My Journey to Lean – Part 3 – Can Montie Gear go Lean?

 

Join me and talk about the first steps in considering how Montie Gear could go Lean.

Normally, when you think about Lean Manufacturing it is in the context of a large manufacturer.  Can a micro manufacturer go Lean?  Six Sigma?  Lets talk about it.

Comments welcome at montie@montie.com

Cheers,
Montie

Here is the transcription from the podcast……………………………………………..

Audio file: 2015 May 17 – Lean Thoughts 2 – Lean at Montie Gear – Can it be done.mp3
Time transcribed: 17:58 minutes

[Opening music]

Hi. My name is Montie Roland. I’m with Montie Gear in Apex, North Carolina.

I want to spend a few minutes having a chat and a little bit of dialogue, and talk about the first steps towards implementing lean at Montie Gear.

So, I’ve been on this journey of learning lean. And, what does it mean? You know, what does it really mean? Not just, you know, overarching concept, but how do you make it work? You know, and how does combine work? How does, you know, work site visits work? How do MDI boards work? So, there’s all these things, these tools that lean uses to monitor your process and communicate to everyone.

So, now the trick is how to implement that in a very, very, small, micro-manufacturing environment. I’m going to make the argument that a lot of the tools in lean are going to apply even to a micro-manufacturer. And, at first, you sit there and say, “Well, yeah, if I want to tell John something, I’m going to lean across the table and tell him. I mean, there’s only three of us” – blah-blah-blah. Okay, so, I still think that there’s a place for lean within the organization because it helps you monitor your process. And in a small company, monitoring the process often doesn’t happen, because you assume it’s not worth it; you don’t have the manpower; you’re too busy putting out today’s fire; or just barely getting stuff out the door; keeping things resourced efficient. But, I think there’s more to it than that. So, one of the things that we want to do with lean is we want to optimize for flow first, and optimize for resource efficiency second. So, optimizing for flow means we want to get stuff out the door; optimizing as quickly as possible to the customer. So we want to add that value as quickly as possible. Whereas optimizing for resources means we want to do it as cost-effectively as possible. Well, the problem with putting too much of an emphasis on optimizing for resources is that it’s easy to create silos where people are thinking, Wow, I’m doing a great job. I’m cost efficient. But, then, what they’re doing isn’t necessarily getting the product out the door to the customer as quickly as possible, which interferes with cash flow. Because the quicker it gets to the customer, the quicker the cash flow happens, and the happier the customer, or more satisfied.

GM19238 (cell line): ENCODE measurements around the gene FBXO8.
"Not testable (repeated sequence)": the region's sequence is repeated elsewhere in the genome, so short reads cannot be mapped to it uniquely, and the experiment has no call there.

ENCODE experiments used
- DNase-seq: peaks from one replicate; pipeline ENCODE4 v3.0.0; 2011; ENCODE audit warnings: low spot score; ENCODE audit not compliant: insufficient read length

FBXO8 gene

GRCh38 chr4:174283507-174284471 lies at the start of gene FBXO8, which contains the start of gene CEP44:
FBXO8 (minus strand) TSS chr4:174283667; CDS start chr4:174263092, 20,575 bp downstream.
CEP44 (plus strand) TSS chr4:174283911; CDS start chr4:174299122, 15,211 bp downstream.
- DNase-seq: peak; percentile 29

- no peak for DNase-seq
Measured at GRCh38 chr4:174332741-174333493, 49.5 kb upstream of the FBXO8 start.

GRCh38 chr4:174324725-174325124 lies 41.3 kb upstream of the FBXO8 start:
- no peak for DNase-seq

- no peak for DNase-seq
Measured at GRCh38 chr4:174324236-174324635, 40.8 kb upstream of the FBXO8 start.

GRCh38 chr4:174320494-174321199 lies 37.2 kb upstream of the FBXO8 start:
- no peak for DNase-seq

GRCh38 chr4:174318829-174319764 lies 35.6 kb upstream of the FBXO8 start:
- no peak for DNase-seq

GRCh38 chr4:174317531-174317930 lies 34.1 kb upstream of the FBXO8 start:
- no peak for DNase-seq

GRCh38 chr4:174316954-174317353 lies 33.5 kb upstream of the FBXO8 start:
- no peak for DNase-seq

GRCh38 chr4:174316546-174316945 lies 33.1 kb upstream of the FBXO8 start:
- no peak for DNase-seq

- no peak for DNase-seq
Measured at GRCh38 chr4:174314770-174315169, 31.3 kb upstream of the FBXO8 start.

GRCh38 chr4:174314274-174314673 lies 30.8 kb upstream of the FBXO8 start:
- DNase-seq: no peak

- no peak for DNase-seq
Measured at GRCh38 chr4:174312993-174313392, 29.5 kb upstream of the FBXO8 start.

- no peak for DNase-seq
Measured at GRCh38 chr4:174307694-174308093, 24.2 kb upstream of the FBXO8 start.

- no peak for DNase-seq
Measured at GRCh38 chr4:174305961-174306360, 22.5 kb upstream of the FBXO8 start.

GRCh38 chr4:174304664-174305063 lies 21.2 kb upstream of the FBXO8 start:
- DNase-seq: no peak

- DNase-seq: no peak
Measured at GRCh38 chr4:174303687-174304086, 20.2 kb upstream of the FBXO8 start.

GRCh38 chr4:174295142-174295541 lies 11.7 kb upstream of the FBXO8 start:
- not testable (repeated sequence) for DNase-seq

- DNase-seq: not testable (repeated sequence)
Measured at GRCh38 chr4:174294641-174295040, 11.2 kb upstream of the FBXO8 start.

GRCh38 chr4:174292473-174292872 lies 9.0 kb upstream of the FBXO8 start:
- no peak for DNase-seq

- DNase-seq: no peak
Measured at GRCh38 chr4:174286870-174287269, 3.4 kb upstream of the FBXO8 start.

So, one of the things that we were already doing (and I didn’t realize how it already really fit into lean until after we started learning all this) is that . . . two things. One is that we were already doing single piece flow. So, in lean, lean’s going to most likely push you to single piece flow. So, single piece flow means that you build your products in a continuous manner down the line. So, in the past, you might have had facilities where someone with, let’s say, building a rifle – they’d make two-hundred-and-fifty barrels. And then everybody would go and they’d make two-hundred-and-fifty triggers. Then they’d go and make two-hundred-and-fifty stocks. So, what happens is that you’re putting all this in inventory while you’re finishing. This is kind of an extreme example. But with single piece flow, once we start the process of making a product, then it goes all the way through the process as quickly as possible. So, instead of having ten people making one part, we’re going to have ten people doing ten steps to make that part. So, now the advantage is that we have less inventory, and once we start making a product it goes through the line fairly quickly. So, if we were making all the pieces in a batch mode, then it takes a while when there’s a customer order for you to fill that order. Now, so, really quickly, there’s two ways that pull works. One is that you build to a certain level of inventory based upon your expected sales over a given period, and you maintain that inventory. So when that inventory is depleted, then there is a call to make more inventory, there’s an authorization to make more inventory, and that authorization results in the manufacturing floor making those parts to bring that level back up to that inventory level. The other way to do that would be you made-to-order, so you got an order for fifty, so now you make fifty. So, what we want to do is get that order through and out the door as quick as we can.